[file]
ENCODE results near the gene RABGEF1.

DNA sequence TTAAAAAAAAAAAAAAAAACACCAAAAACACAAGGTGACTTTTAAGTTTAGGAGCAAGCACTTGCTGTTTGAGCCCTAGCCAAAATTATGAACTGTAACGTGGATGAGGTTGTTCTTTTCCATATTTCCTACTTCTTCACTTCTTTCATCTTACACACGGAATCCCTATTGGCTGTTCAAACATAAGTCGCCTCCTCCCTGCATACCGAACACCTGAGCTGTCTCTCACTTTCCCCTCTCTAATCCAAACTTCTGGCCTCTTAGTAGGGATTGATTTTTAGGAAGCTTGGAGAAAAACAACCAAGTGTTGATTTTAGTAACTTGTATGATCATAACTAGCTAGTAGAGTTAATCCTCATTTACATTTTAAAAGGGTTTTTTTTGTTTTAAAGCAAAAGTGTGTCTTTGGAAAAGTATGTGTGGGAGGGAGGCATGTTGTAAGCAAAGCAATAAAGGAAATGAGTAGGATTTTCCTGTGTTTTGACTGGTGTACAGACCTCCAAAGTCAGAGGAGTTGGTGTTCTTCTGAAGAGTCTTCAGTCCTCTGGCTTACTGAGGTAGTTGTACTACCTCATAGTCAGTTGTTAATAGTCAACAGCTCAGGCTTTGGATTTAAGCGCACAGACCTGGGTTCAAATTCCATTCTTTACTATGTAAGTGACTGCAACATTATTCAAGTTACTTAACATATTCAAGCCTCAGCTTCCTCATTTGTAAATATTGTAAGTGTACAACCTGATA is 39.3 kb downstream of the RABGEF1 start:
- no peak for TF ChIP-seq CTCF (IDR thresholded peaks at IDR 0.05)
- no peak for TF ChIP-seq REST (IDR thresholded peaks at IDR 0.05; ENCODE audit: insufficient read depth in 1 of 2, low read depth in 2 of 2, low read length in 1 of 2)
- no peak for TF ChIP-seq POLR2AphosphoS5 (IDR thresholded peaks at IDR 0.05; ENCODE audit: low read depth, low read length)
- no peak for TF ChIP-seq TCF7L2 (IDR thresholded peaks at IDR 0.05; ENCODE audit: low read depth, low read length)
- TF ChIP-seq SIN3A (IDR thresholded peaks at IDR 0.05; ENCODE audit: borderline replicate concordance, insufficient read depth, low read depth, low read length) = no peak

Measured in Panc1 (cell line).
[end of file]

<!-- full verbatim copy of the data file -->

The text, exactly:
ENCODE results near the gene RABGEF1.

DNA sequence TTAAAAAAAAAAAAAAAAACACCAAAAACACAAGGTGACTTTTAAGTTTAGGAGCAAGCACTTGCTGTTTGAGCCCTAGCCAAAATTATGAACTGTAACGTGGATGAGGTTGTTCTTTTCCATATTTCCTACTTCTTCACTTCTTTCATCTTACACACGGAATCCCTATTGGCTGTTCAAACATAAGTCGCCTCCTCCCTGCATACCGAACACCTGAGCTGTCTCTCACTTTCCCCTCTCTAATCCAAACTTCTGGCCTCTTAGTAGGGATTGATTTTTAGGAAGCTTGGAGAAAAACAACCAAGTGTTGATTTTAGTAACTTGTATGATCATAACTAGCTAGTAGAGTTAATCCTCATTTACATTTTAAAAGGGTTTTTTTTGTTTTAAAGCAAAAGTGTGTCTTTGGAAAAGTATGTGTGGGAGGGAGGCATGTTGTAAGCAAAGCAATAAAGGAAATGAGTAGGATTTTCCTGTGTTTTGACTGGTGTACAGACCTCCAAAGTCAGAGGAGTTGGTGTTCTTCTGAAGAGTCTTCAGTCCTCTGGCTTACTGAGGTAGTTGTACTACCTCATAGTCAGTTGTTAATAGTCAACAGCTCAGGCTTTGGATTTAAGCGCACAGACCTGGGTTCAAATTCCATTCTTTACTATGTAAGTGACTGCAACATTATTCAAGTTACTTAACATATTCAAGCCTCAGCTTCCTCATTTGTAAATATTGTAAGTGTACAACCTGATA is 39.3 kb downstream of the RABGEF1 start:
- no peak for TF ChIP-seq CTCF (IDR thresholded peaks at IDR 0.05)
- no peak for TF ChIP-seq REST (IDR thresholded peaks at IDR 0.05; ENCODE audit: insufficient read depth in 1 of 2, low read depth in 2 of 2, low read length in 1 of 2)
- no peak for TF ChIP-seq POLR2AphosphoS5 (IDR thresholded peaks at IDR 0.05; ENCODE audit: low read depth, low read length)
- no peak for TF ChIP-seq TCF7L2 (IDR thresholded peaks at IDR 0.05; ENCODE audit: low read depth, low read length)
- TF ChIP-seq SIN3A (IDR thresholded peaks at IDR 0.05; ENCODE audit: borderline replicate concordance, insufficient read depth, low read depth, low read length) = no peak

Measured in Panc1 (cell line).